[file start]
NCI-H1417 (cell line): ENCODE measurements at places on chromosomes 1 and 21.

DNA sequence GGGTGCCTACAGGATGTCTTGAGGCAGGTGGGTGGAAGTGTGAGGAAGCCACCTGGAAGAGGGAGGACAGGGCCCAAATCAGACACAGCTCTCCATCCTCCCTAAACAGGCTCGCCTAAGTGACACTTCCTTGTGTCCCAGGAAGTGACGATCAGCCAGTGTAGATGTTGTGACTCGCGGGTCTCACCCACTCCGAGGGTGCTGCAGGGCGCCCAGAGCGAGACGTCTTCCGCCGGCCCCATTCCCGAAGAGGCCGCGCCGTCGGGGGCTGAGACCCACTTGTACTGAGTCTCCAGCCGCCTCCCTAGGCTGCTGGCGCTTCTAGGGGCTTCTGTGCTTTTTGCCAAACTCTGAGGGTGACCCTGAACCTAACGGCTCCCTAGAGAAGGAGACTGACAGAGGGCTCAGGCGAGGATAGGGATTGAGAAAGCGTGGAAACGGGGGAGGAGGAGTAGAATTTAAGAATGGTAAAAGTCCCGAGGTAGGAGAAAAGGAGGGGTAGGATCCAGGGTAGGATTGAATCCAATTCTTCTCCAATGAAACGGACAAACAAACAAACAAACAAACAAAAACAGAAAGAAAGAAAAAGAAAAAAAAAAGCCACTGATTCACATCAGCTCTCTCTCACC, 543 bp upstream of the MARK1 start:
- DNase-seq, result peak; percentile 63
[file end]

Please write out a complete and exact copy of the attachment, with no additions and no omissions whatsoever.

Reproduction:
NCI-H1417 (cell line): ENCODE measurements at places on chromosomes 1 and 21.

DNA sequence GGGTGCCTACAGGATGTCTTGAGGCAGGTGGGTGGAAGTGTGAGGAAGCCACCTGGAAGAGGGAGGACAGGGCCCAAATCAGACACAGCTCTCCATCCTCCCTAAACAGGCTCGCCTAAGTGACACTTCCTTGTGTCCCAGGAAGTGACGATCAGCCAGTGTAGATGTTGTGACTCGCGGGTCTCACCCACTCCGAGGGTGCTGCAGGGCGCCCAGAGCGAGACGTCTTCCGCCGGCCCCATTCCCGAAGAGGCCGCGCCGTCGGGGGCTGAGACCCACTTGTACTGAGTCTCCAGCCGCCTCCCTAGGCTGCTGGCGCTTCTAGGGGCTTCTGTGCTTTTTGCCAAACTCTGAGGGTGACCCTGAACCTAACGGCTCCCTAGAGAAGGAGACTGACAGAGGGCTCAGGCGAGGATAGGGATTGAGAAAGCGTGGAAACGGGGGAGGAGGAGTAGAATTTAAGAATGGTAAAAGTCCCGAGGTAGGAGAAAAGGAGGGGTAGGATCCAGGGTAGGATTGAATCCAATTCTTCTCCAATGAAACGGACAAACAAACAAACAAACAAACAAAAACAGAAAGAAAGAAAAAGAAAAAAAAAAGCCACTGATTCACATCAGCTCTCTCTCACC, 543 bp upstream of the MARK1 start:
- DNase-seq, result peak; percentile 63